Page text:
Challenges to Stability in Egypt

Source: Hoover Institute

Author(s): Lisa Blaydes

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The last ten years have seen forms of political disruption within Egypt that were virtually unimaginable a decade ago—from the 2011 protest uprisings; the 2012 election of Muslim Brotherhood candidate Mohammed Morsi to the Egyptian presidency; the 2013 coup d’état which unseated Morsi; and the 2014 formal assumption of power by current Egyptian president Abdel Fattah al-Sisi, Egypt has witnessed a period of staggering political change. Few analysts would disagree with the statement that demographic circumstances and technological developments played a crucial role in sparking and sustaining the popular movement that set this chain of events into motion.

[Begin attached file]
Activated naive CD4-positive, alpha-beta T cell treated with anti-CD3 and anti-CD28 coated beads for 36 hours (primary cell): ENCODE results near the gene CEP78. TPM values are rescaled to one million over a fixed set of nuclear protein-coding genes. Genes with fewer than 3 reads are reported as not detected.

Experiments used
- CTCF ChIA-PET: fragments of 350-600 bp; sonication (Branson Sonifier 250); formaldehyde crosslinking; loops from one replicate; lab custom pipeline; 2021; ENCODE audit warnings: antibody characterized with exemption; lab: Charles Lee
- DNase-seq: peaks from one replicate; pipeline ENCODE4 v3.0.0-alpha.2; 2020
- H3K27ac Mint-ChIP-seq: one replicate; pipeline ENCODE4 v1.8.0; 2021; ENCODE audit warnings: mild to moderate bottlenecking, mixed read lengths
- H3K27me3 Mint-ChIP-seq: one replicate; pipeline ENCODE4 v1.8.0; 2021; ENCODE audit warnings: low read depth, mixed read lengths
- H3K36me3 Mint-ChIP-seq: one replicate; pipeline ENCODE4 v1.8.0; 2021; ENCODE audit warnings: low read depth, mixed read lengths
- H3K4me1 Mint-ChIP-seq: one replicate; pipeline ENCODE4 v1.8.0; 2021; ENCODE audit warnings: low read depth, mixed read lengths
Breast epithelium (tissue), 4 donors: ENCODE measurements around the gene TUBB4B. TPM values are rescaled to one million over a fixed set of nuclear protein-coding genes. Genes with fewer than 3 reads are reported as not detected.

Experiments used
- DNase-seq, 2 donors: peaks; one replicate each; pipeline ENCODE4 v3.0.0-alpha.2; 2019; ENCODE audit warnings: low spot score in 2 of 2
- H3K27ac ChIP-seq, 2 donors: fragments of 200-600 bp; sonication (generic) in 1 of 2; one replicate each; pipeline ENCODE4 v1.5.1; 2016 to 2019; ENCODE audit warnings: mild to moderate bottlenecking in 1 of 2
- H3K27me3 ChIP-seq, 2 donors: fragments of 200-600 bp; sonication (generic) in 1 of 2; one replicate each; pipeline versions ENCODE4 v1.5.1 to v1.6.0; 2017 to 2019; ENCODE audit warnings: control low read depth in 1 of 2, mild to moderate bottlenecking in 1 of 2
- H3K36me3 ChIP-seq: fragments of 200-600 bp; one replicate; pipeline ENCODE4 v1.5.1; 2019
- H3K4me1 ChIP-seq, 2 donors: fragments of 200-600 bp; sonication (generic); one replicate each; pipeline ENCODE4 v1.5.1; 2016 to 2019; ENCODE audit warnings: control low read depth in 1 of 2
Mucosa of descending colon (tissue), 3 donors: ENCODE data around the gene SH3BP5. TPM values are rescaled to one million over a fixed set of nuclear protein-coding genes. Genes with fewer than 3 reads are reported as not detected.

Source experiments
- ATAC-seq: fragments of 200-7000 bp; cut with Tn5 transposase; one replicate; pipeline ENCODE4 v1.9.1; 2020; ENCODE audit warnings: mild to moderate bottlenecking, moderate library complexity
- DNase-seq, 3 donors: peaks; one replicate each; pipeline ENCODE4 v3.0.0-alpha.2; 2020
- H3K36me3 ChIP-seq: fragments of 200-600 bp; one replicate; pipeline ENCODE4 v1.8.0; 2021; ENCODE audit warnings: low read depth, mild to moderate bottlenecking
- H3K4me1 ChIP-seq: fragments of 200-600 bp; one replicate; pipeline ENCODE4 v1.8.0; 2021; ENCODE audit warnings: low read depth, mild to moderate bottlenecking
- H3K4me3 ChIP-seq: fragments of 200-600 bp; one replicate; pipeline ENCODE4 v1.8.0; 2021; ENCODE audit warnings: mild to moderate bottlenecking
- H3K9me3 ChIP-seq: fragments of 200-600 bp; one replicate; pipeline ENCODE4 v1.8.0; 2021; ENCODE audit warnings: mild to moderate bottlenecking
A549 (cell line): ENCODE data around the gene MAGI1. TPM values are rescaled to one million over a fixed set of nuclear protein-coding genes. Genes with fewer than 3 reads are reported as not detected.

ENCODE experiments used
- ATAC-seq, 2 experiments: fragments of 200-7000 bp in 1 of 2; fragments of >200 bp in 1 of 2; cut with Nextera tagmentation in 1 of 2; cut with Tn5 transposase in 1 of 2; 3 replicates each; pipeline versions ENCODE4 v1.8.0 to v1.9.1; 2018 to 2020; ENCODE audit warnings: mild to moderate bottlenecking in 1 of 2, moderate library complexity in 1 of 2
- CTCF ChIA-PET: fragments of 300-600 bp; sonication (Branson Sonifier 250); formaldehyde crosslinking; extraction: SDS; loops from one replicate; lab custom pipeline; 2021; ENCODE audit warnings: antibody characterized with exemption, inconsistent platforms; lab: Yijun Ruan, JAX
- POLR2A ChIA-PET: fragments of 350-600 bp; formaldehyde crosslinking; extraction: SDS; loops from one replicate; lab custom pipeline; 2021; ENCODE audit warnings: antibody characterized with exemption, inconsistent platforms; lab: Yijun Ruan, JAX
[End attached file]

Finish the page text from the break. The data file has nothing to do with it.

Yet for all of the political change that has taken place, the last ten years have also witnessed important forms of continuity. From an institutional perspective, Egypt remains an autocracy with a political regime undergirded by a powerful, economically-influential military. And from a demographic perspective, many of the same challenges that Egypt faced a decade ago—like a large youth population struggling with relatively high rates of unemployment—continue to be relevant concerns today. Given these forms of change and stasis, where is Egypt heading? While it is impossible to know with any degree of certainty, I will identify some relevant developments that are likely to impact Egypt in the future. In this paper, I discuss trends in autocratic stabilization, the demographic outlook, the challenge of training and finding employment for the country’s large youth population, population-level health challenges—like obesity-related diseases and Hepatitis C prevalence—as well as how climate change and insecurity of water resources are complicating all of these concerns.

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